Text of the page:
In conclusion, I recommend this book to anyone who doesn’t think they’ll like hard sci-fi or are looking for an entertaining and engaging read that won’t tug on the heart-strings too much. I have to give this 4.5/5 ink splats because while I was reading, I was fully immersed and couldn’t put the book down. My disillusion and disappointment has only come after the fact, so here you go Book, but I do think you could’ve been better.

4.5 inksplats

 
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Posted by on March 24, 2015 in Reviews

 

Film Review: Dracula Untold

I’m a total sucker for vampires (no pun intended) especially when they involve the King of Blood-drinkers, Lord Dracula. Despite my better judgement, I have often found myself watching movies I know are going to be terrible because they’re about my favourite monsters. As soon as I heard about this film, it was a foregone conclusion that I would eventually end up watching it because a) vampires b) The Bard from The Hobbit and c) Vlad Tsepes, better known as Dracula. So, I finally got to see this movie and here are my thoughts about it.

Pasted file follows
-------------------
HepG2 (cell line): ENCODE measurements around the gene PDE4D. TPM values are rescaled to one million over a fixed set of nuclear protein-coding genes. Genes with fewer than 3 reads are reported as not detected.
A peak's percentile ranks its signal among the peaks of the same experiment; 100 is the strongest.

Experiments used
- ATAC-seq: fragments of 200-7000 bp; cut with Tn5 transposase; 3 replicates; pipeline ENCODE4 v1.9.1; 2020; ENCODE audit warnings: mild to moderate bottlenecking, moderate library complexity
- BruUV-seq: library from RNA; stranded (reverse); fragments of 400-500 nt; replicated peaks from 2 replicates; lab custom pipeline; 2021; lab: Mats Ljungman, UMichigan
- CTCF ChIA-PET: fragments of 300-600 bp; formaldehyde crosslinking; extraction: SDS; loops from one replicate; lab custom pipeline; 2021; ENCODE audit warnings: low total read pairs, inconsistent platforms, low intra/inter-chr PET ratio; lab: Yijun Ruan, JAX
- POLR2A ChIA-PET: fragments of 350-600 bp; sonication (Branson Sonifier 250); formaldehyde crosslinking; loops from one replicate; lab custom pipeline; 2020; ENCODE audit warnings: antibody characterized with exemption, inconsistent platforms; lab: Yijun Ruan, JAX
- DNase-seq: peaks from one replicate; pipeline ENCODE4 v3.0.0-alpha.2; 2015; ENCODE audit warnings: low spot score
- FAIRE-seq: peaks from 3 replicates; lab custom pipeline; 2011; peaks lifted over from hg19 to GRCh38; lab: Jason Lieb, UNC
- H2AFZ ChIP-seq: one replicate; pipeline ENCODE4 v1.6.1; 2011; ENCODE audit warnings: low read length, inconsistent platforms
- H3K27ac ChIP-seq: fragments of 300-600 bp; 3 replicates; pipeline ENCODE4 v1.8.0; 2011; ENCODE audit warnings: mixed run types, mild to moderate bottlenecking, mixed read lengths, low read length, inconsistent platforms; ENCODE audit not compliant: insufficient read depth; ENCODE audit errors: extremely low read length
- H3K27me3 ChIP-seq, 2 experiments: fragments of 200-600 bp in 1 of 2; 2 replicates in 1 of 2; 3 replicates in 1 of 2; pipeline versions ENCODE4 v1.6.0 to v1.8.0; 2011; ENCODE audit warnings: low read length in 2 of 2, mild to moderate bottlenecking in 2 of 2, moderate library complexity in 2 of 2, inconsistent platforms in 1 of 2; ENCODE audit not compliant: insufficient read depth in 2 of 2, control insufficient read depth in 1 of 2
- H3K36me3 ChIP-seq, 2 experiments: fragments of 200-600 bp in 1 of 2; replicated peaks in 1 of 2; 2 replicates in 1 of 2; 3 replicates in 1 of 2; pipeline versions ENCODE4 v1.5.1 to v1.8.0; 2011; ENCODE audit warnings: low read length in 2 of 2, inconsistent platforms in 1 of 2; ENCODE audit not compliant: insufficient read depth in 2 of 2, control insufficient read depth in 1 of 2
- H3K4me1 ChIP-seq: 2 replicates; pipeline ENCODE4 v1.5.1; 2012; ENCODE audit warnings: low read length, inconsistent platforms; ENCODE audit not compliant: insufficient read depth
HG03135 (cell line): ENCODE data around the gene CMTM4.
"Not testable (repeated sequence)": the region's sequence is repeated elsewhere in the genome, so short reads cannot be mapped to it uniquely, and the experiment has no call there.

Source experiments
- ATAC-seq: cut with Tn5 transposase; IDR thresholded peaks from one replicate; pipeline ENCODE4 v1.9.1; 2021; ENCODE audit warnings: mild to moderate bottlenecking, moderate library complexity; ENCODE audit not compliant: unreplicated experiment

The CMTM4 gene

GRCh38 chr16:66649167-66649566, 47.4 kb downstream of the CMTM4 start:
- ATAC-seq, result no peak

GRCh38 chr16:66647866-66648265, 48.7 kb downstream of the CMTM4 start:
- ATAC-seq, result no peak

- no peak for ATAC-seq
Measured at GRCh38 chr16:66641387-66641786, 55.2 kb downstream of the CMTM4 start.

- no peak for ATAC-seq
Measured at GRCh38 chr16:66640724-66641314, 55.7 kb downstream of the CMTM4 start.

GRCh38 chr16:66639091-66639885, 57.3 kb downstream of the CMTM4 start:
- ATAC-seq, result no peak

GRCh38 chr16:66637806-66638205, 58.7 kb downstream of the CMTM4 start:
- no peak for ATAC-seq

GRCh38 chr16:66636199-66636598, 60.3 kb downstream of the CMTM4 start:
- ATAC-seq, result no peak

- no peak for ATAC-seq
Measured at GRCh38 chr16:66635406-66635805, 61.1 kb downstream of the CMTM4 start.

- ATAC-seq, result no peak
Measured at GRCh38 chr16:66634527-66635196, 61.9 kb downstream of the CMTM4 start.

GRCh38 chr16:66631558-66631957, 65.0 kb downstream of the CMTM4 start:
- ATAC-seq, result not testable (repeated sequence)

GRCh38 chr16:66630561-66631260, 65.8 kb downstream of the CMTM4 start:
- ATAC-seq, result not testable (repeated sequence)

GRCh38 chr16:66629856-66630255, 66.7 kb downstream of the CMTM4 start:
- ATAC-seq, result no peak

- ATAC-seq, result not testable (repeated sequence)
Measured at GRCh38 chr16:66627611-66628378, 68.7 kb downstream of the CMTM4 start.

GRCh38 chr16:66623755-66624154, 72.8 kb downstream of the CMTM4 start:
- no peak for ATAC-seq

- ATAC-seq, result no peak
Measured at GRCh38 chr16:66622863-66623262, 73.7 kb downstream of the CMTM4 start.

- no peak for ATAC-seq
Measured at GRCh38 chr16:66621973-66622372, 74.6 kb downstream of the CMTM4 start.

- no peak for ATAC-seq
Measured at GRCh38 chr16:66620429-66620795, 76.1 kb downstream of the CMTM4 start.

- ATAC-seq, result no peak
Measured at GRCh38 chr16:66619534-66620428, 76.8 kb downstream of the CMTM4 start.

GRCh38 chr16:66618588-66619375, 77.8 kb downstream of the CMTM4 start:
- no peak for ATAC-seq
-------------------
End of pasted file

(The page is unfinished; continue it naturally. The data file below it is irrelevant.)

*Mild spoilers ahead. You’ve been warned*

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The trailer gave me chills – most probably thanks to that incredibly cool song by Lorde – but also because it seemed to give Dracula a more heroic role instead of having him in skulking in the shadows. I was really excited to see Dracula some into his own and be unapologetic for being a badass. Having scene the film and rewatching the trailer, I’m disappointed because there are scenes and details shown in the trailer that just don’t appear in the film. Other than that, the trailer also shows some of the coolest parts of the movie – typical – thus rendering the actual film experience somewhat anti-climactic.